Read more: Dalio Says U.S. Needs a Dose of China’s Common Prosperity
McCormick has made clear that his views on China differ dramatically from Dalio’s and that the two have often argued about it over the years.
But that defense hasn’t insulated McCormick from attacks. A super PAC backing Oz has released a video criticizing Bridgewater’s Chinese investments, portraying McCormick as a ruthless CEO and friend of the country. “David McCormick: Wall Street and China win, Pennsylvania loses,” the narrator said.
All candidates in the Republican primary are expected to aggressively vie for the ex-president’s endorsement, as it would be almost impossible to win if Trump backs someone else.
McCormick’s previous public comments about Trump may work against him. For example, he spoke favorably of President Joe Biden at a Bloomberg event last year, while blaming Trump for the political “polarization” in the U.S. and “the divisiveness that has characterized the last four years.” Trump, McCormick said, has “a lot of responsibility for that.”
McCormick also supported Trump opponent Jeb Bush in the 2016 Republican presidential primary.
On the plus side, McCormick does have strong connections to Trump’s inner circle. His wife, Goldman Sachs Group Inc. partner Dina Powell McCormick, served on the White House staff early in the 45th president’s administration. She’s also close with Ivanka Trump and her husband, Jared Kushner. And McCormick has hired several of Trump’s most-favored staff, including Hope Hicks and Stephen Miller, as campaign advisers.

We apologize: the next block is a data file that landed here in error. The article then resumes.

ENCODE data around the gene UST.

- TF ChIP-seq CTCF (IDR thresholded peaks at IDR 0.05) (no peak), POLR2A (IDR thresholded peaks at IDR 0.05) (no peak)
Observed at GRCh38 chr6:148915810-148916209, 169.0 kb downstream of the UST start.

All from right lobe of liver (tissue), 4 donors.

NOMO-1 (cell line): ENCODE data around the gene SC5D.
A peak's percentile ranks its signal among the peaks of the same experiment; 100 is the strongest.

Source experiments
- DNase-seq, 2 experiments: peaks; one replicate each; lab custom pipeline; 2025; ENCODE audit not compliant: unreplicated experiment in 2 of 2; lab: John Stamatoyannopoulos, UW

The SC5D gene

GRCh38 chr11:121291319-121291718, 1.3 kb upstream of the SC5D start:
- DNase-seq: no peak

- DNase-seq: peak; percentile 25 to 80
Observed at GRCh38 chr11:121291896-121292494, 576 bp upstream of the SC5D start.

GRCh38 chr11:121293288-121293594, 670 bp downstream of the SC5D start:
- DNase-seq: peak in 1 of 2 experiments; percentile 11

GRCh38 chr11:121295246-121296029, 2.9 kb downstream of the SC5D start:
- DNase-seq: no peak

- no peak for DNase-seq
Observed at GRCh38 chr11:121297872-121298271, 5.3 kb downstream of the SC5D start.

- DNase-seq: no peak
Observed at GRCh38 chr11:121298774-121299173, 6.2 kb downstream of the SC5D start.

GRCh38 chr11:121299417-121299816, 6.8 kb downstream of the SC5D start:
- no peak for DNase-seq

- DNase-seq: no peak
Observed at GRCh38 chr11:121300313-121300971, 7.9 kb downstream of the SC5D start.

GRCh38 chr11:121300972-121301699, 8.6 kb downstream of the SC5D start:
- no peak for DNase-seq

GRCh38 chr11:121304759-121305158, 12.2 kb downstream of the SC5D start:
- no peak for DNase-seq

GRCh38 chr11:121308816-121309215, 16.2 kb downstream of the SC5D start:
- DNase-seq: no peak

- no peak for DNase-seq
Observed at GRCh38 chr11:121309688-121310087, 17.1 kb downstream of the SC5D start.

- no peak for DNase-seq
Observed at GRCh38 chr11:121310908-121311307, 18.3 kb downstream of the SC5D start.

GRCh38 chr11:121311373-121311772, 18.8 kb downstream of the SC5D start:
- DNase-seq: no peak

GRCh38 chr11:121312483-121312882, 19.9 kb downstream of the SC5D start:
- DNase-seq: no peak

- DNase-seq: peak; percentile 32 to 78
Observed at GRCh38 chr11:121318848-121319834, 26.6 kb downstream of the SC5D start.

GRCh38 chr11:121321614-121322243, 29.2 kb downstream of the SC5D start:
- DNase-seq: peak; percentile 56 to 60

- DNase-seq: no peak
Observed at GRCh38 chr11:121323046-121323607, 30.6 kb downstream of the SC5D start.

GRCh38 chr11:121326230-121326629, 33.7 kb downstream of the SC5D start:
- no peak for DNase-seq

Bridgewater employees are required to openly critique one another in front of colleagues, with Dalio believing that such interactions ensure the company operates as a meritocracy. Taking that mantra to the extreme, the firm tapes and archives all meetings for future study and discussion. Dalio has said that his business principles aren’t for everyone but that those who don’t like them are free to leave -- and often do.
The hedge fund also was the target of a high-profile lawsuit filed by former co-CEO Eileen Murray, who alleged that the firm threatened to withhold her deferred compensation because she went public with gender-discrimination allegations. While Murray settled with Bridgewater in 2020 on terms that she called “amicable and fair,” the conflict raised questions about its treatment of women. The firm’s leaders said it prides itself on promoting diversity and an inclusive workplace.
While McCormick grew up in Bloombsburg, Pennsylvania, and briefly ran a company in Pittsburgh, he has spent most of his life outside of the Keystone State. He lived in Washington while working in George W. Bush’s administration and has been at Westport, Connecticut-based Bridgewater since 2009.
©2022 Bloomberg L.P.
BNN Bloomberg Picks
Canadian soccer is hotter than ever. Too bad we can’t cash in
Wealthsimple founder says Canada should 'plant a flag' in crypto
Employers must create a culture that’s sensitive to mental health: CAMH
'Ontario is closed for business:' Concert, theatre organizers face new COVID hurdles
Anxious about math? It could be impacting your finances
Ski resorts aim for more efficient snowmaking amid drought